To sell Segment 2 customers, begin by assuring management that the community can find ways to prevent a similar painful experience from occurring on future projects. Help the managers see that if the community does not learn, the likelihood of a recurrence of the experience is great. Help them understand that software development practice can improve. Explain Kerth’s Prime Directive for retrospectives and discuss ways to make a retrospective a positive learning experience. Ask the managers what concerns they have about the retrospective and respond with facts from a few of your own True Stories.

Segment 3 Sales Approach (No Change Requested)

Plan on waging a long sales campaign and use frequency of the message as your main sales tool. Your goal will be to accomplish one or more of the following:

  • Help the team shift into Segment 1 or 2, and then proceed with the sales approach for that segment.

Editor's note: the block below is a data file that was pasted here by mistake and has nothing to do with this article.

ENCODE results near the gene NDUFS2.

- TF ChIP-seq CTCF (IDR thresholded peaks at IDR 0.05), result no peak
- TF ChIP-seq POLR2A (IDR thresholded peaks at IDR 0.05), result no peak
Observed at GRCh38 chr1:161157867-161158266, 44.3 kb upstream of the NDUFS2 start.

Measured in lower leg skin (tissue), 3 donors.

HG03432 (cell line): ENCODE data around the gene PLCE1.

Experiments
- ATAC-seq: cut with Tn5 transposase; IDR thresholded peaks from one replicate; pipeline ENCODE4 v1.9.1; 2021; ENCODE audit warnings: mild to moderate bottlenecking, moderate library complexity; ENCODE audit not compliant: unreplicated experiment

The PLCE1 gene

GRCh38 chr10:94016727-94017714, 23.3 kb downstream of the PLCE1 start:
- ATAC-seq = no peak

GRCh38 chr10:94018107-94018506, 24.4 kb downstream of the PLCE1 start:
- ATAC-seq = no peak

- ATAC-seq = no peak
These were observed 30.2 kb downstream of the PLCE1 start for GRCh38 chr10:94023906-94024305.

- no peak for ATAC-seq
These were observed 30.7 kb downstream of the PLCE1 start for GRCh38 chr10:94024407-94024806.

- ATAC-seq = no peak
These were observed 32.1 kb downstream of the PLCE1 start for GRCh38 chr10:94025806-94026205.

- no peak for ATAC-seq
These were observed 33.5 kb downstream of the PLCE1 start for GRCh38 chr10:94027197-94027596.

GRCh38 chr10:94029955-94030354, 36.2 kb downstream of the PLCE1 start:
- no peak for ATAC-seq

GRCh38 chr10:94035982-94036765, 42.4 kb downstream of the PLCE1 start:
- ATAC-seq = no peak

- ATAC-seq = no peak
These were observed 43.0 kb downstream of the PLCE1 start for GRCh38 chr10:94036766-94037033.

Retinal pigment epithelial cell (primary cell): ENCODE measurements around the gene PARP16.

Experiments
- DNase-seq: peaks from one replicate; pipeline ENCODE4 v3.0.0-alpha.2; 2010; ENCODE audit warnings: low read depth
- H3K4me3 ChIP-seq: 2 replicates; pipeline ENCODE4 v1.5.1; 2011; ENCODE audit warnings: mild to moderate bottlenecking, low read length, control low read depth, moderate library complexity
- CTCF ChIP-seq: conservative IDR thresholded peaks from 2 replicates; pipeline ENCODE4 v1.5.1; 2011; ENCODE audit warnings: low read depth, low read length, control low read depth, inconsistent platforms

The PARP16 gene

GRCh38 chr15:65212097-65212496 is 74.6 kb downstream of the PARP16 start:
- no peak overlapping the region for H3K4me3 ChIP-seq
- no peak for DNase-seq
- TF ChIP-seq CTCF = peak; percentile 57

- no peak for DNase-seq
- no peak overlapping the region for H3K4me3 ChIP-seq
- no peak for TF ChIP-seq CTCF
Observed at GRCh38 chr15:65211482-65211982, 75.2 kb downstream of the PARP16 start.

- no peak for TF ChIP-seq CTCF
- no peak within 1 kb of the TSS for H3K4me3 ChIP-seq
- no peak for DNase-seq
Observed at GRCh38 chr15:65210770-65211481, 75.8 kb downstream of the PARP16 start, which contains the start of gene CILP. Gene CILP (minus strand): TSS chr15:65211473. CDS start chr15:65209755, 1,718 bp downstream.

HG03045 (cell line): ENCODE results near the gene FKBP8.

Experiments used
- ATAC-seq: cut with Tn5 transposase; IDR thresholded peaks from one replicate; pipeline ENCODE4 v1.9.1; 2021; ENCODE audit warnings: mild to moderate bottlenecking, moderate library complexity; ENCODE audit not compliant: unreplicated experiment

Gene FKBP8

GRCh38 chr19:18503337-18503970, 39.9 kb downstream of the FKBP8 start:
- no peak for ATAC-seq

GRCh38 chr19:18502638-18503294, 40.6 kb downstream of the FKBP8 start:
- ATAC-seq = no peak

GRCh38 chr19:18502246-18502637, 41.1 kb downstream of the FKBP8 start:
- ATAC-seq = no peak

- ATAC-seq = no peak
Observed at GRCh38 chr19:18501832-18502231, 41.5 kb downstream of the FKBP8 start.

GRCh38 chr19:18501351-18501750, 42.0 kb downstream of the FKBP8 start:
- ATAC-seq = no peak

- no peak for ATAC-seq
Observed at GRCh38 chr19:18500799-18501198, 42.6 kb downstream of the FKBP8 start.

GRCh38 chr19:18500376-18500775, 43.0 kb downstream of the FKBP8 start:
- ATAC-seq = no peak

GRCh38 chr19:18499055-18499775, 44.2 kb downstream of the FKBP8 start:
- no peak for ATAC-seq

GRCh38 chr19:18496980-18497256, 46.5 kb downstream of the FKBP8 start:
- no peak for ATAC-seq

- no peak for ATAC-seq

• If team members have shifted by themselves, help them realize they have moved into Segment 1 (or 2), and then work with them to set up a retrospective.
  • Build a relationship and wait for team members to realize they need to set moving into Segment 1 as a goal.

When I use the expression “frequency of the message,” I mean that you should use a combination of mailings, phone calls, and lunches to accomplish this ongoing dialogue and to build your relationship with the Segment 3 customer. Position yourself not just as a retrospectives expert, but also as a clearing-house of software engineering information—an expert in the whole field and, as such, the first one they think to call whenever they have a question.

Periodically, touch base with managers in the community and discuss whatever difficulties they are having. Do what you can to keep communication channels open. From time to time, share stories with them about how a particular retrospective benefited another similar community. Use the lessons learned from other retrospectives not to push the idea of retrospectives themselves, but to share the wisdom. Take every opportunity to educate the managers about how a retrospective can help their teams improve their software process. Let them know that if they ever need help, you are available.